Last fall, the Federal Circuit’s decision in TianRui Group Co. Ltd. v. ITC lit up the blogosphere. In TianRui, a case of first impression, the Federal Circuit held that Section 337 of the Tariff Act gives the International Trade Commission (ITC) the authority to restrict the importation of goods produced through the misappropriation of trade secrets, even if the acts of misappropriation occurred abroad. The rationale for this rests with the ITC’s statutory authority over “unfair methods of competition and unfair acts in the importation of articles…into the United States,” as provided by Section 337(a)(1)(A). Commentators opined that similar ITC actions were sure to follow.
The recent filing of an ITC complaint in In re Certain Rubber Resins has made those predictions come true. The Rubber Resins complaint tells a captivating story of international intrigue and corporate woe and serves as a cautionary tale for companies in the increasingly competitive global marketplace, particularly those manufacturing products in newly industrialized or developing countries.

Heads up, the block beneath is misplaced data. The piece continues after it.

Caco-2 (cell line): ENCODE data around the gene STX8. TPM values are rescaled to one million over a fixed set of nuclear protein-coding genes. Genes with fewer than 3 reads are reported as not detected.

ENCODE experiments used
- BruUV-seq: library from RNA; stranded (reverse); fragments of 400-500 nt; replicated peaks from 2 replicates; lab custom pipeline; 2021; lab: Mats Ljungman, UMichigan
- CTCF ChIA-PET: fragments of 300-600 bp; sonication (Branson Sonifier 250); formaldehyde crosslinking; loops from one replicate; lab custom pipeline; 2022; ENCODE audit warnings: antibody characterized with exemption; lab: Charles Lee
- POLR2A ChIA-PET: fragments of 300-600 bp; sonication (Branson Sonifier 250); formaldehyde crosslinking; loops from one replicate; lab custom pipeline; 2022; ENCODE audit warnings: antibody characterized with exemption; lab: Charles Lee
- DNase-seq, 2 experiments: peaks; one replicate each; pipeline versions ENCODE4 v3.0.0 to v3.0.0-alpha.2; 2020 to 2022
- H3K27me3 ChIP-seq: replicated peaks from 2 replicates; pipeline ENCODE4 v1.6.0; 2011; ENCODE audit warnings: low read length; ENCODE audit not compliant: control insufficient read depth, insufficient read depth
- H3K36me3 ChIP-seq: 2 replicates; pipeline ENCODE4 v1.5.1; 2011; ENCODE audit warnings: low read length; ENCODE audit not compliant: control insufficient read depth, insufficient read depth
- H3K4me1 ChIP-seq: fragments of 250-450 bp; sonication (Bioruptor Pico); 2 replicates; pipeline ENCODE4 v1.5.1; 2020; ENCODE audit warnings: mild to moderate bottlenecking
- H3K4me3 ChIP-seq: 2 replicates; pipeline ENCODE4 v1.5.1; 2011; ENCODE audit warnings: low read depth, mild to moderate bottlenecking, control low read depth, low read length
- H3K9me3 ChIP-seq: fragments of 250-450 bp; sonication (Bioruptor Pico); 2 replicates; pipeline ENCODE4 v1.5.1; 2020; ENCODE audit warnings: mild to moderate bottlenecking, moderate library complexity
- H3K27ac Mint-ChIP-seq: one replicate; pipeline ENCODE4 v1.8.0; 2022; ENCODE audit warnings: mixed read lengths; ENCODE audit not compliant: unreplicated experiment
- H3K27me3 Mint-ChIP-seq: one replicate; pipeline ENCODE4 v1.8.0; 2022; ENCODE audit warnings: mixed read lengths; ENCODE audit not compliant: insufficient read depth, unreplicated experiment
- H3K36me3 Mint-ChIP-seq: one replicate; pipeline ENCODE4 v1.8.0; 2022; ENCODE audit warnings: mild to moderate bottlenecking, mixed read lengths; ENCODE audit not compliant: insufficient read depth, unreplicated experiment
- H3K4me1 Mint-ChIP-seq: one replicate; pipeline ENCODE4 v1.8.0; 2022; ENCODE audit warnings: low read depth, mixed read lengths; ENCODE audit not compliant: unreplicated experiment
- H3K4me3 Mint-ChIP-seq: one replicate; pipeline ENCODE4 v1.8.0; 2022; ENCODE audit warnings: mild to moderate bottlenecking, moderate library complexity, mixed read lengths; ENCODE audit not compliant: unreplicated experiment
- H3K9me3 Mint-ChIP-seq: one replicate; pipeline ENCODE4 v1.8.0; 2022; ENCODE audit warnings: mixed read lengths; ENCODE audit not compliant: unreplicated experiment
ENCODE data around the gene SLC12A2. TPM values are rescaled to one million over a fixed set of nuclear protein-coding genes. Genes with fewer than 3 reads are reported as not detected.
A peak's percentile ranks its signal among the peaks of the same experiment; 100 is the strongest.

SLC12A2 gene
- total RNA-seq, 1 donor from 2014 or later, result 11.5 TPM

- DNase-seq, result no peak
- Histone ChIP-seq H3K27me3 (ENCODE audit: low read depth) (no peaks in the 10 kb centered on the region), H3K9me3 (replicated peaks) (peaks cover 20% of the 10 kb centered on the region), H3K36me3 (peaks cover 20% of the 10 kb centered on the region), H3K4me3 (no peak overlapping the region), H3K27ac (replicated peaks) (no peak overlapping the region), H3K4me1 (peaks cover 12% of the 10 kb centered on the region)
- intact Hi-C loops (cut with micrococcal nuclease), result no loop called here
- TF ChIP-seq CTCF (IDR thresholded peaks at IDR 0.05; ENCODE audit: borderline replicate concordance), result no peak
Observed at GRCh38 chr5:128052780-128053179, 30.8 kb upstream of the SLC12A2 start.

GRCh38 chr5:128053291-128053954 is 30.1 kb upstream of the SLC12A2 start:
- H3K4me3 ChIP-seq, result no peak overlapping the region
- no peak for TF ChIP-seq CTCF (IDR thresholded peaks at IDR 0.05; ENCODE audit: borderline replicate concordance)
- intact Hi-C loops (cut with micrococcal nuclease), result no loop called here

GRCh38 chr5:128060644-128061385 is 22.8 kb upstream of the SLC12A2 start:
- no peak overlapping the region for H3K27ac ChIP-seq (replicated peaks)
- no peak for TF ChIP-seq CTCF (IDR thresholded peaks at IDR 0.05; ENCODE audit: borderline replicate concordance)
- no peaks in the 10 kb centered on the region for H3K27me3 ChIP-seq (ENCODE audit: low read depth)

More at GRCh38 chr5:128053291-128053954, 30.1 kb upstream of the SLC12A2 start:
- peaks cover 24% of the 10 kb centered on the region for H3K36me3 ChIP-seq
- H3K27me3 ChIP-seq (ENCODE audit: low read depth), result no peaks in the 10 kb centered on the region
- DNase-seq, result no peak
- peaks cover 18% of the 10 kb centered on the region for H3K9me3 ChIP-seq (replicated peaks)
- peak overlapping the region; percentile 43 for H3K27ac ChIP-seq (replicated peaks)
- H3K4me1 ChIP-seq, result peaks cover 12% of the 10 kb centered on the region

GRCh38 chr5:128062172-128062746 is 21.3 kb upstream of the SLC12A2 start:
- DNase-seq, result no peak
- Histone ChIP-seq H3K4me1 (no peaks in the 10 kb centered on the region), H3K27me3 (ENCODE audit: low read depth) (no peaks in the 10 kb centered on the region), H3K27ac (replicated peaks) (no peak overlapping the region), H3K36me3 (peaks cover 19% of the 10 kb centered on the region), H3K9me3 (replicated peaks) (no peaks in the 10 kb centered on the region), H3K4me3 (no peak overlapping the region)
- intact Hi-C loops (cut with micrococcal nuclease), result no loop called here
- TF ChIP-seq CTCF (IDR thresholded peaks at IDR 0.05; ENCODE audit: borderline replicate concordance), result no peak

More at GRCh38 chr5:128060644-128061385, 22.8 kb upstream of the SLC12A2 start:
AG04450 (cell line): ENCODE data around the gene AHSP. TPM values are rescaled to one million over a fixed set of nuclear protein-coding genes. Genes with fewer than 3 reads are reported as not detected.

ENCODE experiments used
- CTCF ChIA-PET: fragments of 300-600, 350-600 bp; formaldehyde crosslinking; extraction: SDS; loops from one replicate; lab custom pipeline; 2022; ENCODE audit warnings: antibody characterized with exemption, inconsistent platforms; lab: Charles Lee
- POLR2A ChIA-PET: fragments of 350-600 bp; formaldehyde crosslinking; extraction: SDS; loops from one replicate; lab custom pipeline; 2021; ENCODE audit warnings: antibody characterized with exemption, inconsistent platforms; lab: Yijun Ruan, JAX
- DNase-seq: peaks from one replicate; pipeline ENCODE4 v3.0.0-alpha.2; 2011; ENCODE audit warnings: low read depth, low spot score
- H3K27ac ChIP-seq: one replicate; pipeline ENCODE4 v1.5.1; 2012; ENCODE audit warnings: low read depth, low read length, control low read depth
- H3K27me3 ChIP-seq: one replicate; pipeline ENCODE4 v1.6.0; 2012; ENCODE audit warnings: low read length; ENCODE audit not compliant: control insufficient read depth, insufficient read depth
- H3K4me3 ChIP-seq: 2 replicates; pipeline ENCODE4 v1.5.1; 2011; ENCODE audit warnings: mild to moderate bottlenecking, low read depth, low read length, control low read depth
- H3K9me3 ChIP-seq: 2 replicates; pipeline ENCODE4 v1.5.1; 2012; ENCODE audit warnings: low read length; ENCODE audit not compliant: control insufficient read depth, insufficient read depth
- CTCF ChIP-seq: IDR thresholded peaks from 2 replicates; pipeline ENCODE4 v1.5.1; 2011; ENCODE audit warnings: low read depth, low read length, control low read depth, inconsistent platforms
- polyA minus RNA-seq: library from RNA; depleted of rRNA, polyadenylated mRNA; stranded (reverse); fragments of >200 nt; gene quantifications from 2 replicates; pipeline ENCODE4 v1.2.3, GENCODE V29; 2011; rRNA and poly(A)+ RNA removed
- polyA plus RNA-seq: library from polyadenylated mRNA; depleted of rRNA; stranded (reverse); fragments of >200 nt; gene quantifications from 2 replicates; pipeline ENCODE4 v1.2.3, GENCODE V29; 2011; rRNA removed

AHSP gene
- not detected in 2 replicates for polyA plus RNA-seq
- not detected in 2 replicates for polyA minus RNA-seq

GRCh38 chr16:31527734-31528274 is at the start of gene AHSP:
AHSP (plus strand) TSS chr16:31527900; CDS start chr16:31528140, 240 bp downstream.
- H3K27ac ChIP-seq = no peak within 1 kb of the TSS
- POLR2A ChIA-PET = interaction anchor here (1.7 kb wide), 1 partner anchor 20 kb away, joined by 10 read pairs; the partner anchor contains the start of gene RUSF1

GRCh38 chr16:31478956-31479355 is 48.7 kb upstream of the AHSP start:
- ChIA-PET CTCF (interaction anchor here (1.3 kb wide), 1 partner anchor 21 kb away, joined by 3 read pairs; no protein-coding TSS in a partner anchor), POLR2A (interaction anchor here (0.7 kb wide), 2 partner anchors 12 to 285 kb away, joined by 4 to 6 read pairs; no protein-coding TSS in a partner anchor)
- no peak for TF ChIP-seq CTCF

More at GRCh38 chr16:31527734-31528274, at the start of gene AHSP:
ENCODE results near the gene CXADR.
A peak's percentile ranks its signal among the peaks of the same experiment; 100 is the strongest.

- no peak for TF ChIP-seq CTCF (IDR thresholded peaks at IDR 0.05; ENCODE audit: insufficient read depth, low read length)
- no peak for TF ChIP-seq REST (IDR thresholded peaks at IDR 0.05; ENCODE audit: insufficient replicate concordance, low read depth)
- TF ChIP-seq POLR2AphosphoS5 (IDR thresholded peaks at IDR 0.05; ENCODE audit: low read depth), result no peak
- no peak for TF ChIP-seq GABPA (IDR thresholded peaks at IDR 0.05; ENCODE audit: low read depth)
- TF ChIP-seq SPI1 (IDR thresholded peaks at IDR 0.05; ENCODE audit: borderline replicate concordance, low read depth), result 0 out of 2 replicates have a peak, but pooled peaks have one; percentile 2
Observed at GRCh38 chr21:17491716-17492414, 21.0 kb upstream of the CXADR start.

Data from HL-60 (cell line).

According to the ITC complaint, the testing and investigation showed that the two companies’ products were virtually identical. The testing facilities report concluded that the similarities between the products and the manufacturing process and equipment used at Sino Legend simply could not result from independent development given the limited amount of time it took for Sino Legend to come to market.
Despite these findings, the PSB terminated its investigation and encouraged SI Group to drop its claims as well.